As promised, I am going to give you the second half of my story about running my first half marathon.
We are now at race day. The big day. The day I have been having panic attacks over. I wake up in the morning and get myself ready. I double check that my K-Tape is in place. I put on my outfit. Make sure my hair is done in a way to keep it out of my face and head out. I eat my banana and Luna bar on the drive over. I am doing everything like I have planned it out to be. This is my moment. This run is about me and proving to myself that anything is possible.
As I am driving the cold streets of Anaheim, I am trying to think of what is about to happen. I pull into the driveway that is marked for employees and attempt to get in. I did this because this employee parking lot is right where the race ends, and if I am too wiped out after I will at least be able to make it to my car. I thought this all out, even after my friend told me where she was parking. I thought, “Nope, this is going to be it.” I start to panic as I realize the security bar won’t swing open. At this point it is 4:45 and the race is supposed to start at 5:00. Just when I am about to try and reverse out of the lot, the security guard slides open his door and looks at me. I am clearly not an employee, but he says, “Oh, you are working the event, right?” Then he winked and opened the gate. I gave a huge sigh of relief. This guy could have made it harder on me and sent me on my way, but he was nice enough to just let me in. I knew that things were just going to get better from there.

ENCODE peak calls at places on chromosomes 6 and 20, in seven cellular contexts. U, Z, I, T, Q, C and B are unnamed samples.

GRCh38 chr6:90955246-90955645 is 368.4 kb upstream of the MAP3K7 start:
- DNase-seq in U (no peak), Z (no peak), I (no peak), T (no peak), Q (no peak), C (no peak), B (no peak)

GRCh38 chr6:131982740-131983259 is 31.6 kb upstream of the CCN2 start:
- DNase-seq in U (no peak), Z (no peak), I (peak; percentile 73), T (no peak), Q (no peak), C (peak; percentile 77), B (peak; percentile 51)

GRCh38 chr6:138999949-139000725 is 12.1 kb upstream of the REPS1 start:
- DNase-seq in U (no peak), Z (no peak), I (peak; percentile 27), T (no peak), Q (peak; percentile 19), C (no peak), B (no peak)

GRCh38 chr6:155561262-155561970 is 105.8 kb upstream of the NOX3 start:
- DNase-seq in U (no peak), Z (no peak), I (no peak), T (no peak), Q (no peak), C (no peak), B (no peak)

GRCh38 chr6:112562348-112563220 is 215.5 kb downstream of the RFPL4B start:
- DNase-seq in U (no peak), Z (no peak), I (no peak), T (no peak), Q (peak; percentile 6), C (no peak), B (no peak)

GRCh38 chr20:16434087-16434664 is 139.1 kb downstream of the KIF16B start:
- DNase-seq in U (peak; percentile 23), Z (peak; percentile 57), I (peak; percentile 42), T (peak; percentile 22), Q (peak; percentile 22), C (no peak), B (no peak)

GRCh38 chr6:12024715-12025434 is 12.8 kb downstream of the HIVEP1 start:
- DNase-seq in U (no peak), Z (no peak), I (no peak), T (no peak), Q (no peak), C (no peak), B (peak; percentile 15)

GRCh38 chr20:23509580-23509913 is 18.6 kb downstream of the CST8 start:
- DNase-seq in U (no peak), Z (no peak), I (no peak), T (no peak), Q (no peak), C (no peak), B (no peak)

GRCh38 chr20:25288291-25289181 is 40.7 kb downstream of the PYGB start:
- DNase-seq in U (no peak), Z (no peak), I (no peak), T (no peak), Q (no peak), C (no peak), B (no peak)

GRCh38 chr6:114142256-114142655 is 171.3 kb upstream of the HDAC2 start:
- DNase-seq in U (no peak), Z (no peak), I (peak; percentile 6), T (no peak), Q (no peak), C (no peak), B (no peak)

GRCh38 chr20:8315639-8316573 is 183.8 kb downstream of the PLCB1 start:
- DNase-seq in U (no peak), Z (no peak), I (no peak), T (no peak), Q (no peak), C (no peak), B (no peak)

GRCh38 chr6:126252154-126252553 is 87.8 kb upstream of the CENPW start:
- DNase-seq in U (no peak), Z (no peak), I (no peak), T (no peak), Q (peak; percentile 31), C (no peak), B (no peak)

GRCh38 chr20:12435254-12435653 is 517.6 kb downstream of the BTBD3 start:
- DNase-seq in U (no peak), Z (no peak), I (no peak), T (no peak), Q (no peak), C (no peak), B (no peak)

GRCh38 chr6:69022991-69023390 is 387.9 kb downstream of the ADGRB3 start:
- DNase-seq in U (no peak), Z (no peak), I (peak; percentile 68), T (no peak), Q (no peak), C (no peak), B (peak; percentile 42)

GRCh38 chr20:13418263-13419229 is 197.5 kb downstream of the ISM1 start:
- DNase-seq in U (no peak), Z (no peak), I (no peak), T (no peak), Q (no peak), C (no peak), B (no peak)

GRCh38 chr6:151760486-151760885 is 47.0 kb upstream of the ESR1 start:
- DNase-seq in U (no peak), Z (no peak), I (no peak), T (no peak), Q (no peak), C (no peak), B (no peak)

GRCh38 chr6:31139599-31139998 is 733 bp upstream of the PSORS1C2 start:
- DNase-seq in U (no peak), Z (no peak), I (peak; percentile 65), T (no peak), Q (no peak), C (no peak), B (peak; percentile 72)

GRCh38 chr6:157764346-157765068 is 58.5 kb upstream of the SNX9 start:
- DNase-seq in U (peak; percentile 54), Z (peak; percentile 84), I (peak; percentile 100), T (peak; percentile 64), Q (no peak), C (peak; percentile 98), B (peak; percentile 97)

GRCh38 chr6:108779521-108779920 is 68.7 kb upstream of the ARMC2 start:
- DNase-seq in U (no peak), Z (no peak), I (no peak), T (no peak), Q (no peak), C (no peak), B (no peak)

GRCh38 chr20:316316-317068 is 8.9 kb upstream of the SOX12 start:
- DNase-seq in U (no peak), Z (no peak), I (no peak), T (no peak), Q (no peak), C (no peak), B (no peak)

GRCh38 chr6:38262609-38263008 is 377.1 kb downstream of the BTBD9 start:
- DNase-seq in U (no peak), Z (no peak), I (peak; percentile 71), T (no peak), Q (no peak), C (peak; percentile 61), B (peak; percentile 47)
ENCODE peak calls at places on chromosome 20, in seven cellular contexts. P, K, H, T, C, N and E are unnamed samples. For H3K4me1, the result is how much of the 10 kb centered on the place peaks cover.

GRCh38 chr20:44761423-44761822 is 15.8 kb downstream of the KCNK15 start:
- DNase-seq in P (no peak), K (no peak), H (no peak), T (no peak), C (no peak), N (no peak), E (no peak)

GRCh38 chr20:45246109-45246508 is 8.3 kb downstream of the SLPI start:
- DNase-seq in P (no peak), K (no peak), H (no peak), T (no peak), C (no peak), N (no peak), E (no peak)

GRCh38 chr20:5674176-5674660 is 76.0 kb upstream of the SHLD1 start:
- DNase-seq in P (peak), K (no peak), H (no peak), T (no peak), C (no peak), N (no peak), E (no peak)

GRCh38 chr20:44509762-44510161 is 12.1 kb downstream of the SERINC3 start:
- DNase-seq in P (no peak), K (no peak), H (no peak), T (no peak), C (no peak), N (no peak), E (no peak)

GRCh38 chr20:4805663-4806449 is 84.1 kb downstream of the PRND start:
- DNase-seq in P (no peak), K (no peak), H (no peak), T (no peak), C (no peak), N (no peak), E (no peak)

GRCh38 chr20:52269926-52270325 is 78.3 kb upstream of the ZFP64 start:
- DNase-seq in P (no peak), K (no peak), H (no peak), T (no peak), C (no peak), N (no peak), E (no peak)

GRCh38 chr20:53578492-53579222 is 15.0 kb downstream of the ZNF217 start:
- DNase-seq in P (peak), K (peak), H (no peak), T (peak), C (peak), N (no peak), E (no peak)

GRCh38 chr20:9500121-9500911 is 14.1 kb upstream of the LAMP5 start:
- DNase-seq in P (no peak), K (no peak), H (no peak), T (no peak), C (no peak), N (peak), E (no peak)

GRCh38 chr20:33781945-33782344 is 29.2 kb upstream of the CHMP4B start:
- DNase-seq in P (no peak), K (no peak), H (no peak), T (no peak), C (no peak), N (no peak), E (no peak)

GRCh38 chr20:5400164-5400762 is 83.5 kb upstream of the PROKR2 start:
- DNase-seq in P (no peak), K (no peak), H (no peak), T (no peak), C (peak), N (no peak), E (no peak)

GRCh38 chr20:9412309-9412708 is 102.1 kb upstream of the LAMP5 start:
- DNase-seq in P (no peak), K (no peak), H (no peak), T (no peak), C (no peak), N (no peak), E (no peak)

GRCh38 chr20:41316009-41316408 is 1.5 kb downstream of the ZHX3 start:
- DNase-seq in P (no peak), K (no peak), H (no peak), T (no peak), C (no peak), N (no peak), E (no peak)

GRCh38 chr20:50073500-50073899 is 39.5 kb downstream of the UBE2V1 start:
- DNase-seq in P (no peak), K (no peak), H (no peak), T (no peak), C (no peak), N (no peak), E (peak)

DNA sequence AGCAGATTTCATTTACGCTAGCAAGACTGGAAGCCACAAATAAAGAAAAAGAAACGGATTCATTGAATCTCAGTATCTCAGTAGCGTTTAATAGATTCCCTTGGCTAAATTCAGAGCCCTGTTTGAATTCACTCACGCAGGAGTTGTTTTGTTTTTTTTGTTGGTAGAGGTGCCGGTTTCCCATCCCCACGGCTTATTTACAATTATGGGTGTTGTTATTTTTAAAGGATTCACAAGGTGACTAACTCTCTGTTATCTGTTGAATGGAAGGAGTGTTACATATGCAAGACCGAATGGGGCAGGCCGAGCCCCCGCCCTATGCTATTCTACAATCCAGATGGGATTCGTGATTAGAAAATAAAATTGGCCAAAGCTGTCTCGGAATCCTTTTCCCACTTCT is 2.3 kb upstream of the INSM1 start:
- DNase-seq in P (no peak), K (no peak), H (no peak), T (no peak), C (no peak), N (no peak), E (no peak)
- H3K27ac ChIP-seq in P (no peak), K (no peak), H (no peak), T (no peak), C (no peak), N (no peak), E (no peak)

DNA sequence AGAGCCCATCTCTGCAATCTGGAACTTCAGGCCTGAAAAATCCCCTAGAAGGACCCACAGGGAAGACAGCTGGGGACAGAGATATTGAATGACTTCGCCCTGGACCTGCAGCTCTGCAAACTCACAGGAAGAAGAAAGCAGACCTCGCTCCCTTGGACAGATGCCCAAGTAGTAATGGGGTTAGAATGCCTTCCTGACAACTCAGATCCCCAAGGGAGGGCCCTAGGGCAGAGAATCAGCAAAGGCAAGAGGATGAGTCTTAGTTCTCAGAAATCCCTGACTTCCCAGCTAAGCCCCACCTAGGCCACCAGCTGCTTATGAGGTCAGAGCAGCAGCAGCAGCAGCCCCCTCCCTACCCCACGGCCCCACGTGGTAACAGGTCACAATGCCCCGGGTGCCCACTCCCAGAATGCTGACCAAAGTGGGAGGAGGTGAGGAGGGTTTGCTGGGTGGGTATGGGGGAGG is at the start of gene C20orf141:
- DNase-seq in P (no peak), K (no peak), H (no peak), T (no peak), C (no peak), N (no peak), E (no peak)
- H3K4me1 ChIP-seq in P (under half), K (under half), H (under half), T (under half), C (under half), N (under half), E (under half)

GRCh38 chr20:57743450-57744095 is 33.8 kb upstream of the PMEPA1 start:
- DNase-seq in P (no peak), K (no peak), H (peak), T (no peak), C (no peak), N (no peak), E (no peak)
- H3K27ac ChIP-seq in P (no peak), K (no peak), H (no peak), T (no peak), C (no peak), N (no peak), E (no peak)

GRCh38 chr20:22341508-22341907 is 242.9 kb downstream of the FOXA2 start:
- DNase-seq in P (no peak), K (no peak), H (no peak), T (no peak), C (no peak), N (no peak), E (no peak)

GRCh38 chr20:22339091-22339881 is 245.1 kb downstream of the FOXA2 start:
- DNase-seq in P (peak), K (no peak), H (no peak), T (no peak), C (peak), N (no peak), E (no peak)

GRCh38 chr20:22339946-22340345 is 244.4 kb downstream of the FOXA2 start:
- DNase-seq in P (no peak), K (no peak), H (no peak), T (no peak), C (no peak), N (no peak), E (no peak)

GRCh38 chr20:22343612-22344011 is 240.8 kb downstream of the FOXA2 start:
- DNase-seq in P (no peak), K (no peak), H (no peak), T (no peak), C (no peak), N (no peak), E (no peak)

Once I parked I called my friend to see where she was, she was in the process of walking in so I went and checked in my bag. As I checked my bag I was checking my running belt; bandaids (check), ear buds (check), chapstick (check), cell phone (check), Pandora set to the Calvin Harris station (check). I was good to go. I stood around waiting for Tifa and saw all the women around me prepping for the run. It made me so hyped up to be a part of something that was promoting the health of women and our unity. Tifa found me and gave me a hug. She asked “Are you ready? You know you got this?” Then we agreed to meet after the race was done. She was running in a faster heat than I was so we wouldn’t be able to stick together.